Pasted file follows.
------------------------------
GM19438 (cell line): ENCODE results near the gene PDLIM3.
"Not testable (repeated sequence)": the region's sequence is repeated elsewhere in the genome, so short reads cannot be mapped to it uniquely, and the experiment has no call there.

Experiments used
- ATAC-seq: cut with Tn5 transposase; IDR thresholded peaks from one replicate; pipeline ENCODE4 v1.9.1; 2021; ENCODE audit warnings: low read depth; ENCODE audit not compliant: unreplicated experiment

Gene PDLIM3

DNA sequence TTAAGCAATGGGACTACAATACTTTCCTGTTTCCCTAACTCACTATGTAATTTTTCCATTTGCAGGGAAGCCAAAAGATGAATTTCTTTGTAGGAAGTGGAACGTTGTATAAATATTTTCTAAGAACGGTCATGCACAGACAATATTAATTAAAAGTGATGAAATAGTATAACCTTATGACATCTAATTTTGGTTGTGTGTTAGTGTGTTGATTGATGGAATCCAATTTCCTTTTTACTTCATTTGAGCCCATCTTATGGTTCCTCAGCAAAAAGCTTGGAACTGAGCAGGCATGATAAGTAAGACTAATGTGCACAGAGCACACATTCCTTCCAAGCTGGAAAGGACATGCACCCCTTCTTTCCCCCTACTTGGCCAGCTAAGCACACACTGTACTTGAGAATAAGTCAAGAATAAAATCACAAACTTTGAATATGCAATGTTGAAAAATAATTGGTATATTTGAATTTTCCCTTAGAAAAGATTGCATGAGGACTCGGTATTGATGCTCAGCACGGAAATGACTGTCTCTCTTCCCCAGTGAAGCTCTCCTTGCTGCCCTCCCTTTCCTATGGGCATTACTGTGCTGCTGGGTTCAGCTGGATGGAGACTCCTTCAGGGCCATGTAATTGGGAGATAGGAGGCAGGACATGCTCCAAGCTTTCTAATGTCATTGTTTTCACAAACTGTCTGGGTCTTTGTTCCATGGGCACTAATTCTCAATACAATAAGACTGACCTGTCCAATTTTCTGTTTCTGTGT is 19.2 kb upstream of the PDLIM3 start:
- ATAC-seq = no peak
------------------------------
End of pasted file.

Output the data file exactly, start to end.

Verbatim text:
GM19438 (cell line): ENCODE results near the gene PDLIM3.
"Not testable (repeated sequence)": the region's sequence is repeated elsewhere in the genome, so short reads cannot be mapped to it uniquely, and the experiment has no call there.

Experiments used
- ATAC-seq: cut with Tn5 transposase; IDR thresholded peaks from one replicate; pipeline ENCODE4 v1.9.1; 2021; ENCODE audit warnings: low read depth; ENCODE audit not compliant: unreplicated experiment

Gene PDLIM3

DNA sequence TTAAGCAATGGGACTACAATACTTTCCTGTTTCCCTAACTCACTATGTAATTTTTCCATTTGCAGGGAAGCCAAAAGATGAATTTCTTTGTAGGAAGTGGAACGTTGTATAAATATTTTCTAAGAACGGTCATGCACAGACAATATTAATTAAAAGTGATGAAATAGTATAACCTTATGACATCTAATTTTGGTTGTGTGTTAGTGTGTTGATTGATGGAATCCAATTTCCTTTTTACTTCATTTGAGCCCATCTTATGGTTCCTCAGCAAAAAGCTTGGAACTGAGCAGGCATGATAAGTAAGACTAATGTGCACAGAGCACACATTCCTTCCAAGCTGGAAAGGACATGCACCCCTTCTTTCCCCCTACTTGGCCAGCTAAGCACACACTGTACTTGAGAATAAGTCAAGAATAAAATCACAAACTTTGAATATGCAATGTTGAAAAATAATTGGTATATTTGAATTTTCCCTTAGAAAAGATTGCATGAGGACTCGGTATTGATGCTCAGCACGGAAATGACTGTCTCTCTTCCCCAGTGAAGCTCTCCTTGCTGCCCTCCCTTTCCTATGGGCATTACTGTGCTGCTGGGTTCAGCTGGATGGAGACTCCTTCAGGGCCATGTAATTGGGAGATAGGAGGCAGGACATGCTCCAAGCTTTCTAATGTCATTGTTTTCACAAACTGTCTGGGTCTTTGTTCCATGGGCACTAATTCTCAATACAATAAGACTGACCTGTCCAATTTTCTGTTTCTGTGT is 19.2 kb upstream of the PDLIM3 start:
- ATAC-seq = no peak